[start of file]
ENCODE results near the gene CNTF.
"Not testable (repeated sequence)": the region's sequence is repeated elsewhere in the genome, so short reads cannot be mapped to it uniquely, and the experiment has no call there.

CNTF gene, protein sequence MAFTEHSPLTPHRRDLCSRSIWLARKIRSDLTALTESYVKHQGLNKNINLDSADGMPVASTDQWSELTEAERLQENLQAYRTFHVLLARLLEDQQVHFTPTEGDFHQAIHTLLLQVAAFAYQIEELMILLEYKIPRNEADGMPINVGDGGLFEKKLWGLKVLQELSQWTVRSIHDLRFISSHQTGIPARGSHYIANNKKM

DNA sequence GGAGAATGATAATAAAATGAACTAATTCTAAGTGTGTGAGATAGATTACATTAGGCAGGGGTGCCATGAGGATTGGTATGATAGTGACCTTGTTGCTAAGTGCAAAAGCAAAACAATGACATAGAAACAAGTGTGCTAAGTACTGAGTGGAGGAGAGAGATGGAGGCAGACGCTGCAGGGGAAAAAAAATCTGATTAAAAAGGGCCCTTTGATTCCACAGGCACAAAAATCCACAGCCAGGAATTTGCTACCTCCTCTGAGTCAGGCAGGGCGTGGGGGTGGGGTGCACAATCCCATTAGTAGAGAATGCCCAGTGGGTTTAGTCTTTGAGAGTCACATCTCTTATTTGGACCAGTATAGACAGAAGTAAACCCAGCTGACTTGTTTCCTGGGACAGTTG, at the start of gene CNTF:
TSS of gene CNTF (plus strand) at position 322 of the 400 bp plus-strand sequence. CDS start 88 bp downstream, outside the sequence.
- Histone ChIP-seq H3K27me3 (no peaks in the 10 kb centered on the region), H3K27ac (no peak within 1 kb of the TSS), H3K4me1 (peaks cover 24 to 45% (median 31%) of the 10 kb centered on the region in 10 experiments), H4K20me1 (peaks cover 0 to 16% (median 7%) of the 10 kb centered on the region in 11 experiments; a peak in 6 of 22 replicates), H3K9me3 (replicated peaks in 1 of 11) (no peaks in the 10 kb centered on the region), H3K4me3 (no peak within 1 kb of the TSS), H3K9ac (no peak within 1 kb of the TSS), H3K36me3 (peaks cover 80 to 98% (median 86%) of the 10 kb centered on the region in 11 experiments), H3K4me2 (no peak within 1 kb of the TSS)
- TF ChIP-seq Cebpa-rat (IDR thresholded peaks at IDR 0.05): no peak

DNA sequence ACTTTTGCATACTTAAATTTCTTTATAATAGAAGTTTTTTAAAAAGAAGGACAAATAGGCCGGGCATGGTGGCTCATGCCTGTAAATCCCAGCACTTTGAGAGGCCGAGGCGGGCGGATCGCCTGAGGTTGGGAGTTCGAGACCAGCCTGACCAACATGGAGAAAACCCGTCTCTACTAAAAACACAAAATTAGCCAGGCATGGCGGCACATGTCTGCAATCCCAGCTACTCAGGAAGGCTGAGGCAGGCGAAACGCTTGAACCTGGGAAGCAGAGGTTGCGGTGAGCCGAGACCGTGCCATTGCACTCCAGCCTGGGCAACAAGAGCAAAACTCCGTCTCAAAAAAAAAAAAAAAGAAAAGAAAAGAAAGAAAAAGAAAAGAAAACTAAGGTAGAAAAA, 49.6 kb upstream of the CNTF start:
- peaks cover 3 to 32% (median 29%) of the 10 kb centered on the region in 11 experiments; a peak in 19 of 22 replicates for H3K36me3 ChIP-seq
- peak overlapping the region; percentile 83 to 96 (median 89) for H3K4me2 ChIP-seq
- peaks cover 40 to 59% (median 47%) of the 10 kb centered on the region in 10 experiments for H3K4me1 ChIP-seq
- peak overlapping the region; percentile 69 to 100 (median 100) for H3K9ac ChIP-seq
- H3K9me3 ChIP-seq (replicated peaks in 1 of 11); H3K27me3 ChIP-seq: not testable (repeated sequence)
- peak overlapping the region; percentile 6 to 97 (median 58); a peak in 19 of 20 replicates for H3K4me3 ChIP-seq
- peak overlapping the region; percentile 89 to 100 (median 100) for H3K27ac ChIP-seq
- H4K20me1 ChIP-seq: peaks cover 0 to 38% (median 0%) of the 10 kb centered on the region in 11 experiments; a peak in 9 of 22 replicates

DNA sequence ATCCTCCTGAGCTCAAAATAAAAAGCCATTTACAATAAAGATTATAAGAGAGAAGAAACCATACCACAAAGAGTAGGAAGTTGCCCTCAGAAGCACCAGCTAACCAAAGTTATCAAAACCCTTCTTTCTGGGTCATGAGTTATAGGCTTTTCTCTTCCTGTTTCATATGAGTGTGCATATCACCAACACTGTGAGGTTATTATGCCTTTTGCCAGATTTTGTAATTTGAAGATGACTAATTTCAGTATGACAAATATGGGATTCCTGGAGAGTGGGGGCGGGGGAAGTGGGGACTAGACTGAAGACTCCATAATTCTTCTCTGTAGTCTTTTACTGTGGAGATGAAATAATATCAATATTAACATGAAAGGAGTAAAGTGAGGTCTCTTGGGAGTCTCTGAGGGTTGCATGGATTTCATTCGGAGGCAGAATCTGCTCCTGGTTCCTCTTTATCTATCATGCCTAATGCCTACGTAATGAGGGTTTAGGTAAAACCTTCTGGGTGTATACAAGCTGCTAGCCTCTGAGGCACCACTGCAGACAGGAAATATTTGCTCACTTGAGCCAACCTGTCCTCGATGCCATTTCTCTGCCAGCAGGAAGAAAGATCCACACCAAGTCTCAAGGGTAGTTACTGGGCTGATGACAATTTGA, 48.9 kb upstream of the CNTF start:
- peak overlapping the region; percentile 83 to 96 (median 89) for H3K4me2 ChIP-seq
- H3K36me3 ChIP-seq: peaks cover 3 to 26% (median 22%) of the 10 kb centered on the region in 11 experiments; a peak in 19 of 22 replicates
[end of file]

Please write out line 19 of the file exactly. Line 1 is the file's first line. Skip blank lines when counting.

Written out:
- H3K36me3 ChIP-seq: peaks cover 3 to 26% (median 22%) of the 10 kb centered on the region in 11 experiments; a peak in 19 of 22 replicates